Bernhard Schimpelsberger: More and more! Think about how difficult it has become in Europe to live in unconditional relationships. Especially with social media, especially for young people – who loves unconditionally today when everything is available? There is no limit. What you have therefore loses value.
Things could always be even better. This does not create trust …
Bernhard Schimpelsberger: But rather a compulsion to share everything at all times. I went for a walk with my guru every morning. During this time, a lot could happen – or nothing! The only thing that mattered was the moment that something could happen. They were moments free from disturbance. Today, when young students go to India, they are constantly showcasing themselves. As an older musician, I ask myself: Where is the moment?
“one does not force the moment, but approaches it.”
The moment when nothing has to take place and precisely because of that something can take place?
Bernhard Schimpelsberger: Yes, one does not force the moment, but approaches it. That can also be translated into Indian philosophy. It has influenced me on several levels, for example, on the musical-rhythmic one, which presupposes a systematic and scientific examination. One must occupy oneself with it for a long period of time. Not only to understand the mathematical formulas, but also that it passes into one. This goes so far that I can speak new calculations into my cell phone in the middle of the night and half asleep – and they come out! This shows me: The language has passed over into me.
You embody them.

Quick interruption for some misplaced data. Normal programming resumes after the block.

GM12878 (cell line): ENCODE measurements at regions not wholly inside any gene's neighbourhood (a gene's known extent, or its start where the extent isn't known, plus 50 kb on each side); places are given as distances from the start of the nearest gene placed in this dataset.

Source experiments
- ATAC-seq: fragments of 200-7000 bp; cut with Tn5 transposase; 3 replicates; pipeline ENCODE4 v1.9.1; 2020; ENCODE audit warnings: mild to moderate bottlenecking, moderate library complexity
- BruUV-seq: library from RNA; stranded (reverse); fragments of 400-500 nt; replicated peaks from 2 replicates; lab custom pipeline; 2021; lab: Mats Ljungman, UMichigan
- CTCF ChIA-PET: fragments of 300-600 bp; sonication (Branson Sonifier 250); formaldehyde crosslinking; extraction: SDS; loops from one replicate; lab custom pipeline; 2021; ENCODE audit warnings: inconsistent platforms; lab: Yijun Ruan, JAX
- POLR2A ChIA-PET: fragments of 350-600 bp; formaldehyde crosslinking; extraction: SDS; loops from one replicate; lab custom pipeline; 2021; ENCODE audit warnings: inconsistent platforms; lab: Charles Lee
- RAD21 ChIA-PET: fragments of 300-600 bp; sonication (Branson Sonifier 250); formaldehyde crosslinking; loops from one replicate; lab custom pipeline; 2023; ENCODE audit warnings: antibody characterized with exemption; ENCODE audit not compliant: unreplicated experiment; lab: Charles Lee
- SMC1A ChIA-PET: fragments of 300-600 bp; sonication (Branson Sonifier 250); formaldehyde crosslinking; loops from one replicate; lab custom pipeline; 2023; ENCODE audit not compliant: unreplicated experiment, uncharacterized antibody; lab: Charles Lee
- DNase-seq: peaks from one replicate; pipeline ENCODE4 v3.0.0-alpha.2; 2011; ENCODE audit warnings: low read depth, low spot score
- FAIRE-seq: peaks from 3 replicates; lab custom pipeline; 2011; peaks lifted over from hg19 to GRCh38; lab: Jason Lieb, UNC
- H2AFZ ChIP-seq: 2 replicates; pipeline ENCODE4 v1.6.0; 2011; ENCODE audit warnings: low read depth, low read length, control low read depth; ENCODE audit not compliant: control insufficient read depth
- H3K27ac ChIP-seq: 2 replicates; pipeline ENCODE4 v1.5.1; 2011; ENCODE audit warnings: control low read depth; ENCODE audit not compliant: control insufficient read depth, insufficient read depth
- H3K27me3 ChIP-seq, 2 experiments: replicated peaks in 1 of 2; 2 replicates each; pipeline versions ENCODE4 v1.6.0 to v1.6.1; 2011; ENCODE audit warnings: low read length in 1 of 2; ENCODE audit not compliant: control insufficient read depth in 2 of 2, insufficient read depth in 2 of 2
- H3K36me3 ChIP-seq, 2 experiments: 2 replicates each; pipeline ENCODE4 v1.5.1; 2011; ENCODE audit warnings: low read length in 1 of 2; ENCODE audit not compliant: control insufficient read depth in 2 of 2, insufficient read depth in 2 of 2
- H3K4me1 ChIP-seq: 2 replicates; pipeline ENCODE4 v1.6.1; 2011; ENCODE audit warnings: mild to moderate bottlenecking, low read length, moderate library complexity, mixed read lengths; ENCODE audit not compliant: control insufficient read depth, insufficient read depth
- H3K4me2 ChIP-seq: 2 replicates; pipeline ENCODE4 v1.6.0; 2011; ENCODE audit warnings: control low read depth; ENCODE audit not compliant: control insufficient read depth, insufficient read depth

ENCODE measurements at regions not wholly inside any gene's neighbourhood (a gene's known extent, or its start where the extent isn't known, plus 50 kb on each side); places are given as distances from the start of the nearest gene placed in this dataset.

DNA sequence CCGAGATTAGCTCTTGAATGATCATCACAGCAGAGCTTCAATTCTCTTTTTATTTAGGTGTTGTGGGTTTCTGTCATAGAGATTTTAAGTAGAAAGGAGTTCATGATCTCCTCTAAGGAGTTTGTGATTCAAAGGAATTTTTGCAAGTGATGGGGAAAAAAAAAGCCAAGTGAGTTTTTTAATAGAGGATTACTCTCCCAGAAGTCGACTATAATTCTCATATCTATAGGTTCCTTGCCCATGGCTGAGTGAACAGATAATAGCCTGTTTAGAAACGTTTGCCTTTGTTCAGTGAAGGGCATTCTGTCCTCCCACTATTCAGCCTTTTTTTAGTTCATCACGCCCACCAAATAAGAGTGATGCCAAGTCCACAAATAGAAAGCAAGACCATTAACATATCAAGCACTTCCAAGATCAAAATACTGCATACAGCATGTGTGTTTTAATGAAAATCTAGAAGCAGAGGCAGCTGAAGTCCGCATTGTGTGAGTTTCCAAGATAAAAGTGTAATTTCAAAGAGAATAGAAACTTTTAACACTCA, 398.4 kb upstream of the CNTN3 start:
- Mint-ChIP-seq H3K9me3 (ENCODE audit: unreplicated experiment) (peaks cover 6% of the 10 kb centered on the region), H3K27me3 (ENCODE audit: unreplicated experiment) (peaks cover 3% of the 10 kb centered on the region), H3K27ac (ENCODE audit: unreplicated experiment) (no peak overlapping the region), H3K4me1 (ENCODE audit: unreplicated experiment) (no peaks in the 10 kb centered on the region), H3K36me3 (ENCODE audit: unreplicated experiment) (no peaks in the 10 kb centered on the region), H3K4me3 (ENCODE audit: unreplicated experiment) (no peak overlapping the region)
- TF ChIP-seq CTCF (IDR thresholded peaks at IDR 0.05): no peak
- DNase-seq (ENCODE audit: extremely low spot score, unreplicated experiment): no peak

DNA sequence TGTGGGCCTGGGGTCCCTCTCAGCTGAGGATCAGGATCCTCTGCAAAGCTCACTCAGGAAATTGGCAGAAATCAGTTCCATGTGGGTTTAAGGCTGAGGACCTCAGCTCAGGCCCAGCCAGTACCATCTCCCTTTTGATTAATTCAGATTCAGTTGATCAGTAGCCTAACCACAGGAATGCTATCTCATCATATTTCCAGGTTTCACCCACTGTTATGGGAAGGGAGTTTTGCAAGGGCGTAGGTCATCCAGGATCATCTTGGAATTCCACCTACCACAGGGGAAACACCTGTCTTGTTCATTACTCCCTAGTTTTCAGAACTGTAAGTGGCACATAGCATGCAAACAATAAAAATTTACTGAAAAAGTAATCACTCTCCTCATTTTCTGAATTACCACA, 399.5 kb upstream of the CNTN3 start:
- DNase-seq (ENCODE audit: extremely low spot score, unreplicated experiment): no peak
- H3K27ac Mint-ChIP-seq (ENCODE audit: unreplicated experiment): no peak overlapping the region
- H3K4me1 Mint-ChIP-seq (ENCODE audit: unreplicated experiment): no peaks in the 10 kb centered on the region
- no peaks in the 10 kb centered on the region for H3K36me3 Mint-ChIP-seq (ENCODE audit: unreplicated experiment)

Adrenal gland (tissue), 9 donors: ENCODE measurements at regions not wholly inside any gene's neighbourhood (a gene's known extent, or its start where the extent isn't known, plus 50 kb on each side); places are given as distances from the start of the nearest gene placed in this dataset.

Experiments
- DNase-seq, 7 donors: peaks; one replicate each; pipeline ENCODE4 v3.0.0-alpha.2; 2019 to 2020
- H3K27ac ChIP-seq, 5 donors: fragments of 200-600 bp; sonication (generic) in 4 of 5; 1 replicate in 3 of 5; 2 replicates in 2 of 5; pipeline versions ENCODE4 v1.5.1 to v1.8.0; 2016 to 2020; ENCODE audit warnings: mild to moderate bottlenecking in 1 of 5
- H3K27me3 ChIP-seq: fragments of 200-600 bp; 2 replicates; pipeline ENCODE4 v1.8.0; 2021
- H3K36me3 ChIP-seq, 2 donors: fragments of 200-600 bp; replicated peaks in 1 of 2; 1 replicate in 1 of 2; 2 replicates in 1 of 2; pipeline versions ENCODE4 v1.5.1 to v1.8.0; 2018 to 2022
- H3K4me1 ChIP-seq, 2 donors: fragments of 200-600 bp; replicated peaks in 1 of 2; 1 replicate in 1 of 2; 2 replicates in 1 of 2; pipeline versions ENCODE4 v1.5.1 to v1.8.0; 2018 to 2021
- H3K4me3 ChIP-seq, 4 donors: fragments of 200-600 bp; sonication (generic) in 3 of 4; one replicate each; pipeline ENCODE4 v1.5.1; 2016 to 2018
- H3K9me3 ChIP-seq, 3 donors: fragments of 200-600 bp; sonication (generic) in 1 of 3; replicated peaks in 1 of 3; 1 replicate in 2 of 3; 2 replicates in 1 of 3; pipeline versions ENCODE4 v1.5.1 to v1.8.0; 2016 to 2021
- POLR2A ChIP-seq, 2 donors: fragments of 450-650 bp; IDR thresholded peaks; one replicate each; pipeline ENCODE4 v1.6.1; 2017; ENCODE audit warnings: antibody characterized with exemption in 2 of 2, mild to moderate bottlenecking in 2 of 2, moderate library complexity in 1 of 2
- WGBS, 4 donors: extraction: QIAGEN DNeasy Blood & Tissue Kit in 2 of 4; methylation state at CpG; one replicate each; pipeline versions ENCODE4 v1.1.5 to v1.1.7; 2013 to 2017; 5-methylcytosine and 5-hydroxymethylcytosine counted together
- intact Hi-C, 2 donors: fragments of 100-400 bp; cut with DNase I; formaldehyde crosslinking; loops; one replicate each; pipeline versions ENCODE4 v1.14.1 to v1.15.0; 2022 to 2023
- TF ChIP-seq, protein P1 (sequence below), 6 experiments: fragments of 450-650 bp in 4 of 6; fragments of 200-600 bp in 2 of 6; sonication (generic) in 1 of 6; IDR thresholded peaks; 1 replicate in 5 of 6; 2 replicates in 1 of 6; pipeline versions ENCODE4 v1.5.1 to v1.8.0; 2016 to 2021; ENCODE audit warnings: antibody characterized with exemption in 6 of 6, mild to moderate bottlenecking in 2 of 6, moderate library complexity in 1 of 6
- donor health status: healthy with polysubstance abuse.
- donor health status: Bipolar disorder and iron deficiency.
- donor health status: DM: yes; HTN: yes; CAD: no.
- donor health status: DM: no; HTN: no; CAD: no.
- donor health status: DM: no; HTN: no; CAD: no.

Bernhard Schimpelsberger: But that takes time. As a young musician, you do everything with full energy and naivety. The more experience you gain, the more directed this energy can be. This leads me to another aspect of Indian philosophy: the personal one. I am now at a point in my life where I ask myself: what do I do with my experiences? I have been to India and Great Britain, and now I live in Vienna. But here you can’t play like you can in London.
Bernhard Schimpelsberger: Because the musical language is understood within an existing scene in London that doesn’t exist in Vienna. If I use Konnakol, the Indian rhythmic language, in Vienna, people might like it – but I can’t get artistic satisfaction from the exoticism. As a musician, you need a mirror that understands the expression, but at the same time evaluates it.
At the same time, you combine your lifelong involvement in Indian rhythm with Western forms of music – doesn’t that allow people to connect with you?
Bernhard Schimpelsberger: Well, I don’t want to use any genres, but I want to internalize the knowledge of the cultures. In this I am looking for my own voice. One that combines the sensitivity – for example of the rhythmic complexity of India – with the democratic culture of jazz and enlightened European thinking. I may have lived in India, been to Cuba, Brazil and South Africa. But I feel I’m European. I want that to be recognizable in my music.
How is that recognizable?
Bernhard Schimpelsberger: I am in the midst of a great redefinition, which one can only understand if one knows my history. After my time in India, when I wanted to be more Indian than the Indians, I spent a few years in London. There I was active within the Indian scene, playing with great musicians like Anoushka Shankar and Akram Khan and building a standing.
Was it about the recognition of being Indian as a European?
Bernhard Schimpelsberger: Of course it was about recognition, but the creative process was important. In addition to my Indian projects, I also had ones in rock, jazz or flamenco. To say that you can do something better than an Indian is still not enough in the long run. That’s why I don’t present myself as an Indian artist in my image as an artist. It’s much more about my perspective, through which I can develop my own understanding of music, my own language. In this process, I ask myself: what music do I want to play? How do I want to make music?